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Written by: Mike Yang

The secret order the Department of Justice served on Yahoo last year to get the company to scan incoming emails for specific terms should be declassified and made public under the terms of the USA Freedom Act, experts say.
Sometime in the early part of 2015, the Justice Department reportedly went to Yahoo officials with an order to search its users’ incoming email messages for certain words. Yahoo complied by building a custom piece of software that sat in the mail system and looked for the terms, which haven’t been made public. The revelations about the mail scanning program last week caused an uproar among security experts and civil liberties groups.
Now, experts at the EFF say that the order served on Yahoo should be made public according to the text of a law passed last year. The USA Freedom Act is meant to declassify certain kinds of government orders, and the EFF says the Yahoo order fits neatly into the terms of the law.
“If the reports about the Yahoo order are accurate – including requiring the company to custom build new software to accomplish the scanning  – it’s hard to imagine a better candidate for declassification and disclosure under Section 402. Given the divergent media reports about what the FISC required Yahoo to do, it is crucial for the public to see the order,” Aaron Mackey, a legal fellow at the EFF, said in an analysis of the situation.
The Justice Department has interpreted the law to mean that only secret orders made before the USA Freedom Act was passed are subject to the declassification provision. But Mackey said there is no language in the law that would make that so, and so the fact that the Yahoo order was delivered before the law was passed doesn’t matter, he said.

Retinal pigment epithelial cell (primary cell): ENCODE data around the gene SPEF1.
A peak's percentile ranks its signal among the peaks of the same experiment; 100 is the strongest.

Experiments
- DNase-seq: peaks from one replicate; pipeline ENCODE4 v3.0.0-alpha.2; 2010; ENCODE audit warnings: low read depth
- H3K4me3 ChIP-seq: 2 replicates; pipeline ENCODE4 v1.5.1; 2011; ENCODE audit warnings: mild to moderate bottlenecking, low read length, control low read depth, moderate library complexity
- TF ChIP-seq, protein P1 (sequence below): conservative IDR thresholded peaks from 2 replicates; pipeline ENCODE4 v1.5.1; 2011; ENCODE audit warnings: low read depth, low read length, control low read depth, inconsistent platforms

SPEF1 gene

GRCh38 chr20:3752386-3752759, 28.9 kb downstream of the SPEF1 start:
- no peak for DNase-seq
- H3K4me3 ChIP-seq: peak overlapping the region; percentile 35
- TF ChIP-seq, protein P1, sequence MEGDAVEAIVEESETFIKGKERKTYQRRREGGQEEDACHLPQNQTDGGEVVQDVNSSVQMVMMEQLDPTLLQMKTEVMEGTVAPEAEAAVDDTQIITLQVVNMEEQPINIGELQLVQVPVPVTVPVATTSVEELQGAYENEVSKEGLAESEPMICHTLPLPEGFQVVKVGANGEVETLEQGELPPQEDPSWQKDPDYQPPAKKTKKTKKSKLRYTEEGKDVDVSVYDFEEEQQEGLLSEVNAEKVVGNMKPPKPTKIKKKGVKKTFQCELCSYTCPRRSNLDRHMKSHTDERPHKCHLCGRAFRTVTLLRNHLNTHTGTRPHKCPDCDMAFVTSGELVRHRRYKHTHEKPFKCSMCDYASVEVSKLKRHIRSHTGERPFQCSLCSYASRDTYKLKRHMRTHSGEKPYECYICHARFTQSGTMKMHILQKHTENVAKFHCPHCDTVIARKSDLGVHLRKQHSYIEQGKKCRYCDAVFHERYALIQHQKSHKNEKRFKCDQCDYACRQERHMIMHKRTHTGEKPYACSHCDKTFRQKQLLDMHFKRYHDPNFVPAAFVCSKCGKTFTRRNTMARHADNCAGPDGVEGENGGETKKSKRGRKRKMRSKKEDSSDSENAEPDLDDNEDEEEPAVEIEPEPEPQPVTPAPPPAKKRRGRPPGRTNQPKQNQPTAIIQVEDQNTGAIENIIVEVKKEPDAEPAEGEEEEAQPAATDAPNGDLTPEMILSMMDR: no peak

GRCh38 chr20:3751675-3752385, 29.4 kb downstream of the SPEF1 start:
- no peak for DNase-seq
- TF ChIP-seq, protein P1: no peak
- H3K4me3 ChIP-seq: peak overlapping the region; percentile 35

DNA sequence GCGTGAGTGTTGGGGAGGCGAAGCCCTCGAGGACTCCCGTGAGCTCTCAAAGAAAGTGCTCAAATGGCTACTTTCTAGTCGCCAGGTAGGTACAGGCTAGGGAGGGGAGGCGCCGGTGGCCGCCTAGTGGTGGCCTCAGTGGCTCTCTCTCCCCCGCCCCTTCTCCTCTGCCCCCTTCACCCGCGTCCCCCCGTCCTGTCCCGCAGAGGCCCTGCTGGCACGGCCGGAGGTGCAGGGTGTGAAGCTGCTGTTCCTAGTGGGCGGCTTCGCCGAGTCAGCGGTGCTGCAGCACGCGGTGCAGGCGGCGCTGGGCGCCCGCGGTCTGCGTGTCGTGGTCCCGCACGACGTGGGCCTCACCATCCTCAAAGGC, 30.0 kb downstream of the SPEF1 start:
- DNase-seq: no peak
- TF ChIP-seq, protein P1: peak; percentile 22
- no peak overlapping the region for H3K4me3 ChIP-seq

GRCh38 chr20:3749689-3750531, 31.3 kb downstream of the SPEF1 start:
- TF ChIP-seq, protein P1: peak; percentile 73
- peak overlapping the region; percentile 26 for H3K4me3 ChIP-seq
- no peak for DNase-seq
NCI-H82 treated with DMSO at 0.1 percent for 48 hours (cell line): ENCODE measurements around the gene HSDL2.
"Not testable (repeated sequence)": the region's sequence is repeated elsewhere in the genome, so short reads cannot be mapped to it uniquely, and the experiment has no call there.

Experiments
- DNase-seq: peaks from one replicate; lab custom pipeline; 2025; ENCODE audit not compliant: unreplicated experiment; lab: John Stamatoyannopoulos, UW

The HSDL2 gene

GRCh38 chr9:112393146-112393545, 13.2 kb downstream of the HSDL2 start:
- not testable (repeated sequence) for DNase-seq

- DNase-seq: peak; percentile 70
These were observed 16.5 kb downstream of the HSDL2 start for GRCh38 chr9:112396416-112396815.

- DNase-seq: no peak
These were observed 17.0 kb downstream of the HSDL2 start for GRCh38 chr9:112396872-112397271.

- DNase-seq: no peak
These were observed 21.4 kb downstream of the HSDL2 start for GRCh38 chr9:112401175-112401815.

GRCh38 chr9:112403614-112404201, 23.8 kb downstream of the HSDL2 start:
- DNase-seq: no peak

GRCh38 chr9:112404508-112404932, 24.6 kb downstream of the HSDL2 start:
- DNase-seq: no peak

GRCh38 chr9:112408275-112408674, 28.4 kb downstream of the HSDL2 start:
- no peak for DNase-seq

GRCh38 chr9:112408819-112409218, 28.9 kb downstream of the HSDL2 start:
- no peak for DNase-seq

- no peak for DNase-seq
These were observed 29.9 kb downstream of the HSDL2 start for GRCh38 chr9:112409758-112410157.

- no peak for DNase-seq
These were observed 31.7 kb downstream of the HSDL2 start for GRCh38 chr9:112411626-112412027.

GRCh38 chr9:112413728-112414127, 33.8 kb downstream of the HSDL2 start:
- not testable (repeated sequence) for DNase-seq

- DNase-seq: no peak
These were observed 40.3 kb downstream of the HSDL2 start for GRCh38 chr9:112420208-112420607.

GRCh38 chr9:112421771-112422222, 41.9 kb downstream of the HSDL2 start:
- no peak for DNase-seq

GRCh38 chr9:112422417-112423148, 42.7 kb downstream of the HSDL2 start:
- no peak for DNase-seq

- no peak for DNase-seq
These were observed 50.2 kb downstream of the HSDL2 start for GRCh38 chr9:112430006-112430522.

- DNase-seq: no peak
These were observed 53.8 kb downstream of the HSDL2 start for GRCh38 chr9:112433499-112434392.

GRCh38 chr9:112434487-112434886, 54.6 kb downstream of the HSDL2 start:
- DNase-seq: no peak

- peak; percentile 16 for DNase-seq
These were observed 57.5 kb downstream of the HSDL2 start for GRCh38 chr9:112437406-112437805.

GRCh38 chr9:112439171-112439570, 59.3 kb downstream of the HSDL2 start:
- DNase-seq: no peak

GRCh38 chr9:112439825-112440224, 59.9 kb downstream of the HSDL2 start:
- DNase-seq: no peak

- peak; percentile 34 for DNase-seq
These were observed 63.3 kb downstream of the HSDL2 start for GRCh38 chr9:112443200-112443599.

“But it is irrelevant that the Yahoo order may have been issued earlier in 2015 before the passage of USA FREEDOM. DOJ’s cramped interpretation of the law conflicts with Congress’ explicit command in Section 402 that the government must review ‘each’ significant FISC opinion, declassify and release it. There is no start date in the text to support the DOJ’s reading,” Mackey said.
The EFF is not alone in thinking that the Yahoo order should be declassified and released. Sen. Ron Wyden (D-Ore.), who is a frequent advocate for encryption and privacy, said the USA Freedom Act requires the order to be made public.
“Recent reports of a mass-email scanning program have alleged that federal law is being interpreted in ways that many Americans would find surprising and troubling,” Wyden said. “The USA Freedom Act requires the executive branch to declassify Foreign Intelligence Surveillance Court opinions that involve novel interpretations of laws or the Constitution and I certainly expect the Executive Branch to follow this law.”